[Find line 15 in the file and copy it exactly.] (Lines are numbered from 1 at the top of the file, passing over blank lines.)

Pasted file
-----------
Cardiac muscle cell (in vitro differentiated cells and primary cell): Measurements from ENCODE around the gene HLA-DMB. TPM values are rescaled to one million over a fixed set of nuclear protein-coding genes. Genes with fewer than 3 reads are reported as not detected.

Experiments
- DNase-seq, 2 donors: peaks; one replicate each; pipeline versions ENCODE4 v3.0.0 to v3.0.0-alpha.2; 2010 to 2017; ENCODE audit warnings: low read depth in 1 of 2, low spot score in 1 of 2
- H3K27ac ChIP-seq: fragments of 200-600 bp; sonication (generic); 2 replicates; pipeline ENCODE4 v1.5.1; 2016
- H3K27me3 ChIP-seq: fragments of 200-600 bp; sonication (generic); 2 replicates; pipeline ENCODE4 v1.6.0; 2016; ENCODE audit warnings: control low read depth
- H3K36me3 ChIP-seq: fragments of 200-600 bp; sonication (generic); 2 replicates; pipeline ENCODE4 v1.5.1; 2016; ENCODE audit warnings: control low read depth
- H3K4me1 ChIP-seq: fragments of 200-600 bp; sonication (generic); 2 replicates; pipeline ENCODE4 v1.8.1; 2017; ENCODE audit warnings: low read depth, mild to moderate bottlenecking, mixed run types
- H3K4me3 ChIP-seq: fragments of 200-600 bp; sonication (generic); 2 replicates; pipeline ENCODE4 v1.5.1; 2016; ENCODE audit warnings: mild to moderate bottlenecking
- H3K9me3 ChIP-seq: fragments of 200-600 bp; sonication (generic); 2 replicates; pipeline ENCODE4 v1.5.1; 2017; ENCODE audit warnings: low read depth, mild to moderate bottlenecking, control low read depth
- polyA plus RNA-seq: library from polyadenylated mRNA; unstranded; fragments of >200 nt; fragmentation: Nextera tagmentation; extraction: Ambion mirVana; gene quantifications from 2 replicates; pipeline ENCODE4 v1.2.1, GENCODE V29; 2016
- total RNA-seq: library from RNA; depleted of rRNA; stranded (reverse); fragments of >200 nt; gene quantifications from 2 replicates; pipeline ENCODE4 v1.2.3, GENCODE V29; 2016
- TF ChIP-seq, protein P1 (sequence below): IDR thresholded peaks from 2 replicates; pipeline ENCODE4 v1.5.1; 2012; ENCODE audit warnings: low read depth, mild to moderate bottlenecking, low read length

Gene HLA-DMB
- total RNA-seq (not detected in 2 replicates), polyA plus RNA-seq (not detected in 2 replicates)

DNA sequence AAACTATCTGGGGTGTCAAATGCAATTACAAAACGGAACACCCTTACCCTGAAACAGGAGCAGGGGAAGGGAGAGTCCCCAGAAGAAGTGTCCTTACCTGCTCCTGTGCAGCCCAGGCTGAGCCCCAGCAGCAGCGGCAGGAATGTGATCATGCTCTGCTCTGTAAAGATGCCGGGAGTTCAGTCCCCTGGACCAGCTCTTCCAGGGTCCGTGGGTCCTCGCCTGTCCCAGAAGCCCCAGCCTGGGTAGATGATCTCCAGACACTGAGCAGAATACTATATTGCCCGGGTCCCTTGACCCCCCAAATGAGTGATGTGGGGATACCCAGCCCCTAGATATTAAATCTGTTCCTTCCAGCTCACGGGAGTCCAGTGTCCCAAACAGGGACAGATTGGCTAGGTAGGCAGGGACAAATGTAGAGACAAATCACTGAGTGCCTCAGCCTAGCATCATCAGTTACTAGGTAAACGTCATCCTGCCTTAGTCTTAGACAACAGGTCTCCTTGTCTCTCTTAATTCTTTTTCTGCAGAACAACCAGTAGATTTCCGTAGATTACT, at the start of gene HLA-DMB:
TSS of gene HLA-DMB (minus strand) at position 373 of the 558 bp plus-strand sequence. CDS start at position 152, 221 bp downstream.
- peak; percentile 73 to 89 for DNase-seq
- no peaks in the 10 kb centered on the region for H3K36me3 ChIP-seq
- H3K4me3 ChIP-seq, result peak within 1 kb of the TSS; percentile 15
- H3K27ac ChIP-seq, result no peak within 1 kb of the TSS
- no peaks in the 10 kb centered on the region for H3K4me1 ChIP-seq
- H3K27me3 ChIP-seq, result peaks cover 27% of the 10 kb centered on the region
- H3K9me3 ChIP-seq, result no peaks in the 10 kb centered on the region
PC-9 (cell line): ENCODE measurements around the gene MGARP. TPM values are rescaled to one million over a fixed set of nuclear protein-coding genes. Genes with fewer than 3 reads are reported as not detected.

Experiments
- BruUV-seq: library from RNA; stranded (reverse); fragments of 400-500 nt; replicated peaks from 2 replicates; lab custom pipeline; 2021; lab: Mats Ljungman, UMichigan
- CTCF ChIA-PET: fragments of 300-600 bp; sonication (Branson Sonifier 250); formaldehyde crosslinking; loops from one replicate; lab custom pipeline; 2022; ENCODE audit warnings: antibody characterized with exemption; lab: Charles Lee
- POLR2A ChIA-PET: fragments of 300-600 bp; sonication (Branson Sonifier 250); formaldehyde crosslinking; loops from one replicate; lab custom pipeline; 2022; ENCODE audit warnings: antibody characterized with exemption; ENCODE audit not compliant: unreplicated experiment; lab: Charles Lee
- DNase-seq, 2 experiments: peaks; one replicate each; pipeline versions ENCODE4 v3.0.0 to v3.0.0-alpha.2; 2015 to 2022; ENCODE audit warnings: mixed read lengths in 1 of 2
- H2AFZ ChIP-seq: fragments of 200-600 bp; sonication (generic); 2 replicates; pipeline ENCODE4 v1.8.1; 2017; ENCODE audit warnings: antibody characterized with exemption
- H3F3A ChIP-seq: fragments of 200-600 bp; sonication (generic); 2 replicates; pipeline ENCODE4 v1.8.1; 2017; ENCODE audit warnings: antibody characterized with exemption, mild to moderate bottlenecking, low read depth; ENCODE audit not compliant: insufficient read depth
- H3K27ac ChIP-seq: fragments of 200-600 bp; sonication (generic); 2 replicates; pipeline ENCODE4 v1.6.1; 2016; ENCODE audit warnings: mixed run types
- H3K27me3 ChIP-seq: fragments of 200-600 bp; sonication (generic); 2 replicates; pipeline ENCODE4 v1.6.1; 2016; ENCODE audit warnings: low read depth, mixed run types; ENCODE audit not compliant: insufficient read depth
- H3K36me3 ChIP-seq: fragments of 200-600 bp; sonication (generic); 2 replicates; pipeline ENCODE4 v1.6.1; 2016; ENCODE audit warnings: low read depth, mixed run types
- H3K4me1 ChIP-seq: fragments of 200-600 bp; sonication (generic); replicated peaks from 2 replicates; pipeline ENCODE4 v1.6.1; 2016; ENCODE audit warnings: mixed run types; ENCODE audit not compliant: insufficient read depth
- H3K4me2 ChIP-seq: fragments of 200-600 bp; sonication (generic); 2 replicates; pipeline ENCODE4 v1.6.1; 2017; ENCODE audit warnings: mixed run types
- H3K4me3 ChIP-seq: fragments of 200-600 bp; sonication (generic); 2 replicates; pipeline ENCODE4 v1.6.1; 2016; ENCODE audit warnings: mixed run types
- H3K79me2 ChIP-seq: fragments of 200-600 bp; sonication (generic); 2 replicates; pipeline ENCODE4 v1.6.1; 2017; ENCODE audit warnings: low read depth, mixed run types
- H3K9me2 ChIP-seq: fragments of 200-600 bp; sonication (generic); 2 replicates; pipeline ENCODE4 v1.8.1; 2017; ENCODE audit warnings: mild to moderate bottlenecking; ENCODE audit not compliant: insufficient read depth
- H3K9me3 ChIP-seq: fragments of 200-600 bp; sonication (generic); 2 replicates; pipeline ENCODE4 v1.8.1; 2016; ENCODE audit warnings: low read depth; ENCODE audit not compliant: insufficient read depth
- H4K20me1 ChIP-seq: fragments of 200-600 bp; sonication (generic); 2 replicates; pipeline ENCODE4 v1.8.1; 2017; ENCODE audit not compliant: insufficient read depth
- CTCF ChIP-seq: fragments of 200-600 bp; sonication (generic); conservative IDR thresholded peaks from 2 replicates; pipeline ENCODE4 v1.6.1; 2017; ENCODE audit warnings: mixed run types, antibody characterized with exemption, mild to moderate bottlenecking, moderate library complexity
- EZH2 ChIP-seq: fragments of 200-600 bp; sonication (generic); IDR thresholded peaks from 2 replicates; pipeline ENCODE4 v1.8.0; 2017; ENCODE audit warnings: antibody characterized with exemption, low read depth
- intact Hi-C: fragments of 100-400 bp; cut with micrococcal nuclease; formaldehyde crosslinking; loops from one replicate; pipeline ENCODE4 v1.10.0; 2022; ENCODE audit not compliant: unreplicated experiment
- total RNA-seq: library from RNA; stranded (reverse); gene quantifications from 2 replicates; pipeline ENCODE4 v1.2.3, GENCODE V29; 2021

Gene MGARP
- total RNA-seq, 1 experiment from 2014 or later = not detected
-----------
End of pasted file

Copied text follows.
DNA sequence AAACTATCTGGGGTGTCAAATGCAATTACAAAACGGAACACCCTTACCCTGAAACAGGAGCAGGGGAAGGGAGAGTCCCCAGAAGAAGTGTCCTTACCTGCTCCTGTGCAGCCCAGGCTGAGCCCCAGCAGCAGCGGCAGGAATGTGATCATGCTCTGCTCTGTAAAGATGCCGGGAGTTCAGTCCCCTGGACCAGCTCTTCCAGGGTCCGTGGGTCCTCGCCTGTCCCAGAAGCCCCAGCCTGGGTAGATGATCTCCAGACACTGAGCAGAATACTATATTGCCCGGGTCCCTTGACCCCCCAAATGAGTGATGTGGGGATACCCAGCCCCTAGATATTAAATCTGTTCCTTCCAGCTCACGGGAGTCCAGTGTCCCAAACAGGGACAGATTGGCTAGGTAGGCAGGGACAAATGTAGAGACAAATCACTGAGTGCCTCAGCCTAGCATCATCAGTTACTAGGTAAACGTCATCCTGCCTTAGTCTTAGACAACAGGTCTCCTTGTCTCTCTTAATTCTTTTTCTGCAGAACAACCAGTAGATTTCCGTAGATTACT, at the start of gene HLA-DMB: